I was born, in the late 1950s, the son of a coal miner. We lived in a back-to-back terraced house with no real cultural influences. We had no electric sockets and shared an outside lavatory with seven other households. We had no books, no TV and nothing to play music on. What we did have was a fantastic community who looked out for each other. We lived in the same area of Nottingham where Alan Sillitoe hailed from, and I still find comfort and solace today reading his brilliant books, particularly his collection of short stories The Loneliness of the Long Distance Runner.
In the 1960s we moved to a new pit in a purpose-built mining village on the edge of the Vale of Belvoir. Things were looking up and we bought a radiogram. From then on music always filled our house and I fell in love with the Glam Rock music of the early 70s. Although I enjoyed Marc Bolan’s Get it On (‘you’re built like a car you got a hub cap diamond star halo’), the track that stood out for me was Slade’s Far, Far Away, where Noddy Holder listed the exotic places he’d been. It inspired me to want to see a bit of the world, but ambitions are never realised without action, and mine would have to wait.
I left school at 16 without sitting any exams and, following in my father’s footsteps, went down the pit. I didn’t last long, and the next two years saw me hired and fired from a succession of menial jobs. By then my father had abandoned the family and my mother was very ill. I was living a lawless and feral existence, ending up in prison in the late 70s for conspiracy to defraud. My role models were Jimmy Cooper from Quadrophenia and Swan from The Warriors. Both were desperate to break out of their miserable lives but, like me, had no idea how to do it.
Reading Jack Kerouac’s On the Road, the scales fell from my eyes. Travel was the answer. All I saw was the carefree glamour of Dean Moriarty. I failed to spot the miserable pointlessness of his existence, until I started to live it myself. For the next two years I hitch-hiked throughout Europe, looking for odd jobs and usually failing to find them. After a few weeks I was back in London, sleeping rough. I couldn’t face going home a failure, so I headed for Nice. (If you’re going to be homeless I recommend the South of France over London.) It was a hand to mouth existence doing odd jobs and sleeping on the beach, but in retrospect it was a fantastic part of my life. I still have a print of Raoul Dufy’s La Promenade des Anglais to remind me of those halcyon days.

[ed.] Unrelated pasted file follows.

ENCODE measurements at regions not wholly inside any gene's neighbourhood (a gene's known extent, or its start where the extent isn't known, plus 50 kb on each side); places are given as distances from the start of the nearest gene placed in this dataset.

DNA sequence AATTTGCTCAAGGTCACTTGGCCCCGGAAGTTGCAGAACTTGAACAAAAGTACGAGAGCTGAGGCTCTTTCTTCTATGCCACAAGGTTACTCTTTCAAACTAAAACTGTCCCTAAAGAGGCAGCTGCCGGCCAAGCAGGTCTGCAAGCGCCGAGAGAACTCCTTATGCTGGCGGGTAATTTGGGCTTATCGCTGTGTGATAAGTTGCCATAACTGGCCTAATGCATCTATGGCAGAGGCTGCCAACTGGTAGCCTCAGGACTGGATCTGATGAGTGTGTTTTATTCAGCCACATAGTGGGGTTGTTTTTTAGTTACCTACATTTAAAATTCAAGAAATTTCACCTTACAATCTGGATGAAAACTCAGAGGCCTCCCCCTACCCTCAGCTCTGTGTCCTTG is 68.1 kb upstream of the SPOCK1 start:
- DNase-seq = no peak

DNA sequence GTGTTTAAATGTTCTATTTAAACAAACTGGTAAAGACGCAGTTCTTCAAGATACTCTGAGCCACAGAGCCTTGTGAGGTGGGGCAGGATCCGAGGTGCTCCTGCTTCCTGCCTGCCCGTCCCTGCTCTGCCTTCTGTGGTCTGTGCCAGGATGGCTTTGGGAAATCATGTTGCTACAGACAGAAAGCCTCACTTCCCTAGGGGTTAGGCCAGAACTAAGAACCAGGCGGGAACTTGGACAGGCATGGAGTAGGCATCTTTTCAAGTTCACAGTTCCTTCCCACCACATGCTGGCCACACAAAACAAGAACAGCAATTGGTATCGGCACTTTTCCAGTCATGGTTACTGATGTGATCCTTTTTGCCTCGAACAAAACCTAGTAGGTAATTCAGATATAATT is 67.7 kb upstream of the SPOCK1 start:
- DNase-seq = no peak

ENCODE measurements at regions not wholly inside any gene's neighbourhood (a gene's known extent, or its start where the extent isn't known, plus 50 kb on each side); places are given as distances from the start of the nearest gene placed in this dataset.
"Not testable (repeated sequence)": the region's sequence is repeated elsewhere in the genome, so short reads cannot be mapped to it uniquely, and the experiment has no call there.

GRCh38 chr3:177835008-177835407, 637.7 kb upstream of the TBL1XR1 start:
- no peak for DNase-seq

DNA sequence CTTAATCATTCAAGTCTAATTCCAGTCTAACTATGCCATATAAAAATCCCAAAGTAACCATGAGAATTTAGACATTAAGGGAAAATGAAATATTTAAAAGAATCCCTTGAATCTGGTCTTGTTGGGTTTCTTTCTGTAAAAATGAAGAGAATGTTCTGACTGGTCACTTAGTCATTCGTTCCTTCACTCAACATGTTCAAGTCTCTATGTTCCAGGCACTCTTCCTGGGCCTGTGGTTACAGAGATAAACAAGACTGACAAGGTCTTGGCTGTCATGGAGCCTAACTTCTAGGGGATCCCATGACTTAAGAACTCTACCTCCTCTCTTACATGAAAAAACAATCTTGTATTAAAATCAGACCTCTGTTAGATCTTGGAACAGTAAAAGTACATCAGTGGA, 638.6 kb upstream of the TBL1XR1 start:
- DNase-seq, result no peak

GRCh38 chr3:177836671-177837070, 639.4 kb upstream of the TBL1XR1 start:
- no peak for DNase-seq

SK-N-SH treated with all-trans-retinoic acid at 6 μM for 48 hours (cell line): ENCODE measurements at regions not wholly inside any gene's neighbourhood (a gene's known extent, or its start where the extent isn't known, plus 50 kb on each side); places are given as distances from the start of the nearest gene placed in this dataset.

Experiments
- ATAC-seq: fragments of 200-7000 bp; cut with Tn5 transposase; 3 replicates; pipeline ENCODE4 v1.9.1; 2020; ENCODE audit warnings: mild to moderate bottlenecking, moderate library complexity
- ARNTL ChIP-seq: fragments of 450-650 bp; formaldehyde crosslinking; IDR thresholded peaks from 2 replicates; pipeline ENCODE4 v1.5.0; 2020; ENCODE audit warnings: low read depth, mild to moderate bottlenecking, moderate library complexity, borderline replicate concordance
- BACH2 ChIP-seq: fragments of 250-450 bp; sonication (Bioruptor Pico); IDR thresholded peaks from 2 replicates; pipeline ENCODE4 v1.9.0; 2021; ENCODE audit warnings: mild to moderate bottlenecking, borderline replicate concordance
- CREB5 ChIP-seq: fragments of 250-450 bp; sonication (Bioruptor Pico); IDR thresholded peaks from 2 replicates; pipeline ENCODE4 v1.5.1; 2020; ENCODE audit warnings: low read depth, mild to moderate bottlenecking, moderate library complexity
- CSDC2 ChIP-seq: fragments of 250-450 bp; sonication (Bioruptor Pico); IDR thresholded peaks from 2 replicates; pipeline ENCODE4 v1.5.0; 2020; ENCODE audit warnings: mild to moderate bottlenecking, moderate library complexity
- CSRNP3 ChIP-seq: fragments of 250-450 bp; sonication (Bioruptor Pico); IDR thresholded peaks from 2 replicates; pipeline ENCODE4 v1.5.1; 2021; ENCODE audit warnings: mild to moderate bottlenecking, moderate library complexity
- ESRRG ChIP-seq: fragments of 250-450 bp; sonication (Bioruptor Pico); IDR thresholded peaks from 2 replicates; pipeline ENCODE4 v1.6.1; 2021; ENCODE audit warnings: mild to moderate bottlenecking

In 1980 I hitch-hiked to Madrid to see Nottingham Forest beat Hamburg in the European Cup Final. Nottingham Forest is in my bones. In my eclectic life the City Ground is an ever-fixed mark that transcends all changes. In Madrid I met up with some old mates. News from home was rare and it wasn’t good; my mother was seriously ill, so I returned home. After my father left my mother adopted Gloria Gaynor’s 1978 disco hit, I Will Survive as her anthem. Sadly, she didn’t, succumbing to cancer at the age of 40. To this day when I hear that song it brings tears to my eyes.
So back in Nottingham, aged 21, what to do next? I decided to become a barrister, and enrolled at a local college to sit my O levels. I financed myself by working evenings and weekends as a fork lift truck driver until they sacked me (the third employer to do so) when they discovered my criminal record. But it was the dawn of the New Romantic era and I adopted Talk Talk’s Life’s What You Make It as my mantra. My mother, who died the week before I sat my O levels, didn’t agree. ‘People like us don’t become barristers,’ she said, pouring scorn on my ambitions like Byron Mayo did to Zack in the inspirational 1982 film, An Officer and a Gentleman.
It was a long hard road to the Bar and to my delight and its credit, Inner Temple admitted me on the grounds that, ‘everyone deserves a second chance in life.’ It was tough at first, and for a time during my unpaid first six I found myself sleeping rough again, but this time I was on a mission. I have now been at the Bar for 30 years, specialising in criminal defence, and was made a silk in 2012. We only get one life and Talk Talk is absolutely right: life’s what you make it.
Gary Bell QC is a criminal defence lawyer at No5 Chambers. He has also had a successful stint as a stand-up comedian (crowned Midlands’ Comedian of the Year in 2008), qualified as a pilot in 2010 and in 2012 presented his own TV show, ‘The Legalizer’ on BBC1.
After the success of his autobiography, Animal QC (Monday Books, 2015) Gary teamed up with young writer Scott Kershaw to write legal thriller Beyond Reasonable Doubt (Bloomsbury/Raven Books, 2019), snapped up in a series deal and optioned by the BBC for a TV mini series. Its principal characters are the middle aged, hard bitten, cynical silk, Elliot Rook QC, and his protégé, the mixed-race pupil Zara Barnes. It is primarily a courtroom drama around a seemingly unwinnable murder trial at the Old Bailey but there is poetic license in terms of the background investigating Elliot and Zara get up to. Gary is currently working on a sequel.